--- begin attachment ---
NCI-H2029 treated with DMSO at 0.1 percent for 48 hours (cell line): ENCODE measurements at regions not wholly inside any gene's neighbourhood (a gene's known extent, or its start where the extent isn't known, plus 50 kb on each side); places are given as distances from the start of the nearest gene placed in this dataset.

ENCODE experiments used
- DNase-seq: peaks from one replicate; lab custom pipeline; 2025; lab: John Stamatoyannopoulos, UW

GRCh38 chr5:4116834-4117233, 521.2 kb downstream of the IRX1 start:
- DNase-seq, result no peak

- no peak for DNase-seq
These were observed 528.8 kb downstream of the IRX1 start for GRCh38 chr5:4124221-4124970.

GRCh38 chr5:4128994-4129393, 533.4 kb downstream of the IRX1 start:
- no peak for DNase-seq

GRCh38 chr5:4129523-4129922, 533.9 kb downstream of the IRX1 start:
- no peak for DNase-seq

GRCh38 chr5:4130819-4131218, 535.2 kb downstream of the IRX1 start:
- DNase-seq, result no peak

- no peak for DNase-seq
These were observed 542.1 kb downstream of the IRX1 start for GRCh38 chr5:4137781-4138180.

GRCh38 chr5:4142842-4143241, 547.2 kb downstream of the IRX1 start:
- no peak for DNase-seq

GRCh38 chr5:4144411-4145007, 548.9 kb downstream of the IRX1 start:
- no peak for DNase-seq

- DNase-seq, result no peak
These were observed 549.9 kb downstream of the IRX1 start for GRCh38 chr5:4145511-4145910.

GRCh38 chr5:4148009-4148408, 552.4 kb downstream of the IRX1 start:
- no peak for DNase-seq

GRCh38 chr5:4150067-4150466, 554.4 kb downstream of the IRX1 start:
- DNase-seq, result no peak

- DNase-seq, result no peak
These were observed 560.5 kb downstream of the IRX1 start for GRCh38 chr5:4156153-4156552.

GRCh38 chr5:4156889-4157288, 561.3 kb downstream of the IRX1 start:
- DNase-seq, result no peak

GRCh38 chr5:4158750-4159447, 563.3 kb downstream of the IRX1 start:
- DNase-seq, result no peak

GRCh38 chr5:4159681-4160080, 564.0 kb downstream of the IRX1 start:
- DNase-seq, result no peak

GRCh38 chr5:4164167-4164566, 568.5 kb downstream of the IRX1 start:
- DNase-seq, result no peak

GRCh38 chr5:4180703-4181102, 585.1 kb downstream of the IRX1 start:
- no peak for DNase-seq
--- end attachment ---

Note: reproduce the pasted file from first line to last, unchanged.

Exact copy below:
NCI-H2029 treated with DMSO at 0.1 percent for 48 hours (cell line): ENCODE measurements at regions not wholly inside any gene's neighbourhood (a gene's known extent, or its start where the extent isn't known, plus 50 kb on each side); places are given as distances from the start of the nearest gene placed in this dataset.

ENCODE experiments used
- DNase-seq: peaks from one replicate; lab custom pipeline; 2025; lab: John Stamatoyannopoulos, UW

GRCh38 chr5:4116834-4117233, 521.2 kb downstream of the IRX1 start:
- DNase-seq, result no peak

- no peak for DNase-seq
These were observed 528.8 kb downstream of the IRX1 start for GRCh38 chr5:4124221-4124970.

GRCh38 chr5:4128994-4129393, 533.4 kb downstream of the IRX1 start:
- no peak for DNase-seq

GRCh38 chr5:4129523-4129922, 533.9 kb downstream of the IRX1 start:
- no peak for DNase-seq

GRCh38 chr5:4130819-4131218, 535.2 kb downstream of the IRX1 start:
- DNase-seq, result no peak

- no peak for DNase-seq
These were observed 542.1 kb downstream of the IRX1 start for GRCh38 chr5:4137781-4138180.

GRCh38 chr5:4142842-4143241, 547.2 kb downstream of the IRX1 start:
- no peak for DNase-seq

GRCh38 chr5:4144411-4145007, 548.9 kb downstream of the IRX1 start:
- no peak for DNase-seq

- DNase-seq, result no peak
These were observed 549.9 kb downstream of the IRX1 start for GRCh38 chr5:4145511-4145910.

GRCh38 chr5:4148009-4148408, 552.4 kb downstream of the IRX1 start:
- no peak for DNase-seq

GRCh38 chr5:4150067-4150466, 554.4 kb downstream of the IRX1 start:
- DNase-seq, result no peak

- DNase-seq, result no peak
These were observed 560.5 kb downstream of the IRX1 start for GRCh38 chr5:4156153-4156552.

GRCh38 chr5:4156889-4157288, 561.3 kb downstream of the IRX1 start:
- DNase-seq, result no peak

GRCh38 chr5:4158750-4159447, 563.3 kb downstream of the IRX1 start:
- DNase-seq, result no peak

GRCh38 chr5:4159681-4160080, 564.0 kb downstream of the IRX1 start:
- DNase-seq, result no peak

GRCh38 chr5:4164167-4164566, 568.5 kb downstream of the IRX1 start:
- DNase-seq, result no peak

GRCh38 chr5:4180703-4181102, 585.1 kb downstream of the IRX1 start:
- no peak for DNase-seq